If the Social Security Administration (SSA) were to compile a list of the most important rules for its Administrative Law Judges (ALJs) to follow in considering a disability claim, somewhere near the top would be the treating physician rule, which provides that an opinion by a claimant’s treating physician is given controlling weight if it is well-supported by medically acceptable clinical and laboratory diagnostic techniques and is not inconsistent with the other substantial evidence in a claimant’s record. In Olenick v. Astrue, the District Court for the Eastern District of New York explains that an extension of the rule requires an ALJ who rejects a treating physician’s opinion to properly explain the reasoning for this decision.
Plaintiff Karen Olenick filed a claim for Social Security disability benefits, asserting that she’s unable to work due to back pain resulting from a 2002 injury sustained while working as a “packager/picker” for a vitamin manufacturer. The SSA denied the claim. Following an administrative hearing, an SSA ALJ found that Plaintiff was not disabled for benefits purposes because, although she could not return to her previous career, she retained the ability to perform a full range of sedentary work.
On appeal, Plaintiff argued that the ALJ improperly discounted the opinion of her treating physician, Dr. Nolan Tzou. An anesthesiologist specializing in pain management, Dr. Tzou began treating Plaintiff one year after she sustained the injury. He diagnosed her with cervicalgia, displacement of a cervical disc, and an intervertebral disc disorder and prescribed pain medication. Although Plaintiff began working as a Target sales clerk in 2003, the following year Dr. Tzou found that she was “totally disabled” as a result of ongoing back pain.
In reversing this decision, the court determined that the ALJ failed to give sufficient reasoning for rejecting Dr. Tzou’s opinion. “Where an ALJ declines to accord controlling weight to the medical opinion of a treating physician, he must give good reasons for refusing to do so,” the court noted, citing its 2011 opinion in Taub v. Astrue. the court held that where an ALJ rejects or fails to give controlling weight to the opinion, the case must be remanded, even where the ALJ’s ultimate decision is supported by substantial evidence. This requirement, according to the court, is at least partially designed “to let claimants understand the disposition of their cases, since a claimant might be especially bewildered when told by an administrative bureaucracy that she is not disabled, unless some reason for the agency’s decision is supplied.”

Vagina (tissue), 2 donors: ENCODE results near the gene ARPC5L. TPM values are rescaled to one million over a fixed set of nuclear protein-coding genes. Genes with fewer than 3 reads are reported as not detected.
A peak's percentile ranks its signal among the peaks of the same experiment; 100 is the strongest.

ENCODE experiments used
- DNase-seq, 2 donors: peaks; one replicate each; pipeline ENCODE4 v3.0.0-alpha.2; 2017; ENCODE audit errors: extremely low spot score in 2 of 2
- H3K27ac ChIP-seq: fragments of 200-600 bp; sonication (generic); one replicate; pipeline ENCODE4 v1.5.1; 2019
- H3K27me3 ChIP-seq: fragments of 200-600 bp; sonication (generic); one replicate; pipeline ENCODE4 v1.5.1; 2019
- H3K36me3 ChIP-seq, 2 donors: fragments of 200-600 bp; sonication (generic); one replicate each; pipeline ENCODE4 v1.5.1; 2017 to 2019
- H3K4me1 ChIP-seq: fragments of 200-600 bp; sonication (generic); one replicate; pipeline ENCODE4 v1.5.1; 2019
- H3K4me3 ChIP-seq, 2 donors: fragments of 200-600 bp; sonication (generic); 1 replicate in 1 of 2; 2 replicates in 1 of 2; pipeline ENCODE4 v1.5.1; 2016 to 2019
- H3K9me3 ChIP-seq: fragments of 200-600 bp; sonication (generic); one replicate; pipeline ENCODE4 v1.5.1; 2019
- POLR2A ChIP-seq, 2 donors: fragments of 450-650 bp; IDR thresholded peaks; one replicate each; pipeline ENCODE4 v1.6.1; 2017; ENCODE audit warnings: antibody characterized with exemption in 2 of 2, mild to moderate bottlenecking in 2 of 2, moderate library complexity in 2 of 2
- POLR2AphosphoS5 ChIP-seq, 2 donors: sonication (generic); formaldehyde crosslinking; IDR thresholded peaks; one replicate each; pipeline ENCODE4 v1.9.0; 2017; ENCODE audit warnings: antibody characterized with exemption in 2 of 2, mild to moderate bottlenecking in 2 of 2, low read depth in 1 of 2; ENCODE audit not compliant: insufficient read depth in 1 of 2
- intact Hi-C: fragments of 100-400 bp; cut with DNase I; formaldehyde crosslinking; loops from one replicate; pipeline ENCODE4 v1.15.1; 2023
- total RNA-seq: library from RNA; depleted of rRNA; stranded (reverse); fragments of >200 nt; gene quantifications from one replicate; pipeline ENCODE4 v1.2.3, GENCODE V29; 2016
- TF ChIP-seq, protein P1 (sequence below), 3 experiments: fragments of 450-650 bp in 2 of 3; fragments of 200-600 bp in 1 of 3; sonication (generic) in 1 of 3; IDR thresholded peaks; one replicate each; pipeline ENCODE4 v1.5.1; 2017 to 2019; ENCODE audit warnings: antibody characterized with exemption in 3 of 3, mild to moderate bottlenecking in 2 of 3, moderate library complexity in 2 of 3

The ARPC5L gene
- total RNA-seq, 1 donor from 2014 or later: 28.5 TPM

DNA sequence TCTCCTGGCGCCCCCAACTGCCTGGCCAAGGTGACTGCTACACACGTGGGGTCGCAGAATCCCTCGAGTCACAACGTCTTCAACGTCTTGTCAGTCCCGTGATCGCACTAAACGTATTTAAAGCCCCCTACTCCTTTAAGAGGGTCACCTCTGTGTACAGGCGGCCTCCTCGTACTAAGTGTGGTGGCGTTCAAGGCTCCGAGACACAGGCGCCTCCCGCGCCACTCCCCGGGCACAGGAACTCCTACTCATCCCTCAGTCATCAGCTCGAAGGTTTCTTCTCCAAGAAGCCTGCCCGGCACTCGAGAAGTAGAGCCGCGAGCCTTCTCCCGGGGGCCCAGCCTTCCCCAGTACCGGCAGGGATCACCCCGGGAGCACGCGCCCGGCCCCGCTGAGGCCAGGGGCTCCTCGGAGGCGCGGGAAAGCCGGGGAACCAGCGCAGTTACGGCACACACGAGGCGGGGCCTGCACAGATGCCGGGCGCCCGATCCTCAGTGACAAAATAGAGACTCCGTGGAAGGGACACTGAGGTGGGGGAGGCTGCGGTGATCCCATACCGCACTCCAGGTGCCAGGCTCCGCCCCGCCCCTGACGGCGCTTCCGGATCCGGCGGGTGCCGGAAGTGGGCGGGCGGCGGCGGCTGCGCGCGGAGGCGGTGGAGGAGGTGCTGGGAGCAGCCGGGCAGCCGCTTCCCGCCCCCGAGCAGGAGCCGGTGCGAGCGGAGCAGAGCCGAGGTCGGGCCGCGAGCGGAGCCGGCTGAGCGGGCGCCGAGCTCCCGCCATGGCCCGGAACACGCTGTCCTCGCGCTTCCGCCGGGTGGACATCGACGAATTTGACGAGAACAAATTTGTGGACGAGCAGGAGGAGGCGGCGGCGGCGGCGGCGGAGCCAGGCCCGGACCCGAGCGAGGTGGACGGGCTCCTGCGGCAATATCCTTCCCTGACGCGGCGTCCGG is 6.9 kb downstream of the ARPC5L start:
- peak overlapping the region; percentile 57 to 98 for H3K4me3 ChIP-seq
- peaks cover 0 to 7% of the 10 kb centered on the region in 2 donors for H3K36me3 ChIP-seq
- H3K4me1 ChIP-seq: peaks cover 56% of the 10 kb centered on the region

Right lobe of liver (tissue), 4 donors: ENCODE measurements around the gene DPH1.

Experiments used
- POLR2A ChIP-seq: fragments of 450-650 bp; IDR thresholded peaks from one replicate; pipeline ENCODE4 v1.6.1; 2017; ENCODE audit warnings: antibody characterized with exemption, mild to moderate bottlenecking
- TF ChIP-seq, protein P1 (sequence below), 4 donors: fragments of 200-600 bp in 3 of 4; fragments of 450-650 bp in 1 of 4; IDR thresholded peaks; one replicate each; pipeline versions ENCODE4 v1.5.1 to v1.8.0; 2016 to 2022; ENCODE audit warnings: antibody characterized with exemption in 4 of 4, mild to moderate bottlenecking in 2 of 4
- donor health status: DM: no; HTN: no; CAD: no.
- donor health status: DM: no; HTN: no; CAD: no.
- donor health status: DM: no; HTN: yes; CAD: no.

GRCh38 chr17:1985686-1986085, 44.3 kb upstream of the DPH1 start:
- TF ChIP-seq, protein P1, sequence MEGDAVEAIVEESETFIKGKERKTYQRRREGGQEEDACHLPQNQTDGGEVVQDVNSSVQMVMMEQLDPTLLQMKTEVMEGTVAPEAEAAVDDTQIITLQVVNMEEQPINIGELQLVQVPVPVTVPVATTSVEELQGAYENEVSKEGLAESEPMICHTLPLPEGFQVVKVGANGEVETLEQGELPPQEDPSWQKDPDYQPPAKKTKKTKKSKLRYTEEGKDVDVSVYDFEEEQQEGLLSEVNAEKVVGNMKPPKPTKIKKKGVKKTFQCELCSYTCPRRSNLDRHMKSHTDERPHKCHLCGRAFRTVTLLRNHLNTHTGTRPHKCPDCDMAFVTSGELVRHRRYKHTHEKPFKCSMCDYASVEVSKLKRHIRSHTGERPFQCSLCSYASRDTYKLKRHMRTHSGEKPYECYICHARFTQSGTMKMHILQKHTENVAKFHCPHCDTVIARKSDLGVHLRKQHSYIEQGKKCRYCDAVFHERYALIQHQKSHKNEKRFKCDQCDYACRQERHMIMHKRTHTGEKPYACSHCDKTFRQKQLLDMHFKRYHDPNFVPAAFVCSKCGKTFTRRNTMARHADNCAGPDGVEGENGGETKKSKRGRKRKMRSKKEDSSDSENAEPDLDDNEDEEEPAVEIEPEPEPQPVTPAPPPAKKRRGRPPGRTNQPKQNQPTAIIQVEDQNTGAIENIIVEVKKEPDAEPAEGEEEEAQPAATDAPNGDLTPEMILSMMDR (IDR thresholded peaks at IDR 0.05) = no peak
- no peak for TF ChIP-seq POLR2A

In this case, the court found that the ALJ failed to give “good reasons” for rejecting Dr. Tzou’s opinion. In fact, according to the court, it appears that the ALJ gave no reasons at all for this decision, adding “assuming it was not entirely overlooked.” Thus, the court remanded the case back to the ALJ for further proceedings with instructions that the judge consider Dr. Tzou’s opinion.

As experienced New York Social Security disability lawyers, we often see cases in which an ALJ rejects a treating physician’s opinion for seemingly no good reason. If also denied by the Appeals Council, a claimant’s only recourse is to file suit in Federal Court. Claimants represented by an experienced disability lawyer can be assured that their cases will be handled properly from application through any necessary appeal, including to Federal Court. Non-attorney representatives, on the other hand, are not permitted to appear in federal court and thus, when necessary, a denied claimant must go through the difficult process of finding representation willing to argue the case on his or her behalf at the Federal Court level.